Looking back on the early days of EMV chip adoption in the U.S., many financial institutions began by issuing Visa chip cards to those cardholders best positioned to use them: international travelers. Back in 2011, frequent flyers were still the most likely to encounter chip-enabled terminals, which were already the norm among merchants overseas.
Fast-forward to 2015 and millions of Visa cardholders can take advantage of the enhanced security of chip card payments–whether they’re an ocean away or just a few blocks down the street. As of August 2015, nearly 142 million Visa chip cards have been issued in the United States, the most of any country in the word. And with many globetrotters in the mix, we’ve been tracking the data to understand chip use abroad and to resolve any unnecessary hiccups in the transaction process.
Our most recent findings show a significant improvement in the chip experience for U.S. cardholders transacting in other countries. In fact, travelers are far more likely to see their transaction approved if they are using a chip card rather than a traditional magnetic stripe cards.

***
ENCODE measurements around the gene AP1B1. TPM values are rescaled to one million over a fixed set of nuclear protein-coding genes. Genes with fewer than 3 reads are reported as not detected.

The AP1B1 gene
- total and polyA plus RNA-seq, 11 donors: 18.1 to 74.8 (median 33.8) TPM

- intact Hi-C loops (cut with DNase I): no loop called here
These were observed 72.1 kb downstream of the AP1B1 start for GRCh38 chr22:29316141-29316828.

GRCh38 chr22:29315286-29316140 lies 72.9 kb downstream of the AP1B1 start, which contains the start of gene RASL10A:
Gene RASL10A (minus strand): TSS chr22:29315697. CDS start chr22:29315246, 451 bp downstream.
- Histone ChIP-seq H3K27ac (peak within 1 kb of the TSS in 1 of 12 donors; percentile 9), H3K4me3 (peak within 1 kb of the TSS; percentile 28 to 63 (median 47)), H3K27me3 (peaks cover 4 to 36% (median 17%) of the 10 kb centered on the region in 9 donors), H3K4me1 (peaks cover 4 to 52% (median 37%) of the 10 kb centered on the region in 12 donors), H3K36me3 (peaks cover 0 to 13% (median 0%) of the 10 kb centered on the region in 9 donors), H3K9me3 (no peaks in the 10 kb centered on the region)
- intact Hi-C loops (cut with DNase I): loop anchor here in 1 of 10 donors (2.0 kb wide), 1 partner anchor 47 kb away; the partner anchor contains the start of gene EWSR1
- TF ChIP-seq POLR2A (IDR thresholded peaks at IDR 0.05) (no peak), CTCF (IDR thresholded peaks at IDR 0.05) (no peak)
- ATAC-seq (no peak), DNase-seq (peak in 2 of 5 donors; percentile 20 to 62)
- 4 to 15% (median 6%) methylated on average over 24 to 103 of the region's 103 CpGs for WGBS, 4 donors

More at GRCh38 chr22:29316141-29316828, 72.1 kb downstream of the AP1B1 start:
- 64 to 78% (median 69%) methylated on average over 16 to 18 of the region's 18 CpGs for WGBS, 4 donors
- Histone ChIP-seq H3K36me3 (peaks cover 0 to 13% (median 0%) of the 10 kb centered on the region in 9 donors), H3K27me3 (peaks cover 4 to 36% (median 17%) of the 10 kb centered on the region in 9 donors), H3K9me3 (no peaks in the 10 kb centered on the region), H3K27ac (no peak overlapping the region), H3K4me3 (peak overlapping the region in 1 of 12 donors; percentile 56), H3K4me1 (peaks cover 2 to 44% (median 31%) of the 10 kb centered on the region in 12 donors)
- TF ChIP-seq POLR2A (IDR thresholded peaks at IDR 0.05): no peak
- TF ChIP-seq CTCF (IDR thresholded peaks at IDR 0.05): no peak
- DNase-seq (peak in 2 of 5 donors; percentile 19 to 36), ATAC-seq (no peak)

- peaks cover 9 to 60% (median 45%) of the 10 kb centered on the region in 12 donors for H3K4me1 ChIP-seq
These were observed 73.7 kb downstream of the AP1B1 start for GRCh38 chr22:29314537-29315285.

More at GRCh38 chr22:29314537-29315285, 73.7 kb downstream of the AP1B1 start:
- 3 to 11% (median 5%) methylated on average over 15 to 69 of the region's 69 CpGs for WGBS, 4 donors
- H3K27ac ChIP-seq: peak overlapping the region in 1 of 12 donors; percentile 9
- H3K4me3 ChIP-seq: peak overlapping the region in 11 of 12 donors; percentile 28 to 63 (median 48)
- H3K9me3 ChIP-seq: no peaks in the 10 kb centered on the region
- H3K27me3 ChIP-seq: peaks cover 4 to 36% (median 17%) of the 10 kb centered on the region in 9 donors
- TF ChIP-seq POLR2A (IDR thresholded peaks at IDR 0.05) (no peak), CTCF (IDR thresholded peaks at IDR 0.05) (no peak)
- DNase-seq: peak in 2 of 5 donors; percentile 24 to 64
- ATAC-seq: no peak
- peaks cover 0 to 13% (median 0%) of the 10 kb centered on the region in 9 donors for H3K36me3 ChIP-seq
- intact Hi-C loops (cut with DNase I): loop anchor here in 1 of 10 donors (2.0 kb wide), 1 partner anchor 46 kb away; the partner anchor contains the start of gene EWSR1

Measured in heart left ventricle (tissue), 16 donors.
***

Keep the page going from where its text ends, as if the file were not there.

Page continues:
A recent change in Visa’s acceptance rules has helped boost the approval rate for Visa chip transactions overseas, which currently stands at 96.9 percent. Visa now requires businesses with terminals unattended by a store employee to accept international chip cards without PINs or signatures. That means travelers can use their chip cards at train ticket kiosks, bike sharing stations, vending machines, and parking meters with convenience, security, and ease.
To ensure that the rule change is taking effect, we sent a team of secret shoppers to Europe in August with a stack of U.S. chip cards issued by various financial institutions. They inserted their cards at unattended terminals in Denmark, France, Italy, Spain, and the United Kingdom. The results? More than 90 percent of the transactions were approved, up from 63.5 percent in 2013. And in cases where chip cards were denied—almost always the result of merchant non-compliance with the new rule, as opposed to a problem with chip technology—Visa representatives are following up to make sure merchants are up to speed.
What’s more, Americans traveling abroad overwhelmingly report that their new chip cards are working well at the popular destinations, like airports, subway stations, gas stations, toll roads, and self-serve checkouts. So whether you’re powering through an overseas business trip or relaxing on an exotic vacation, your Visa chip card should help make your travels smooth and worry-free.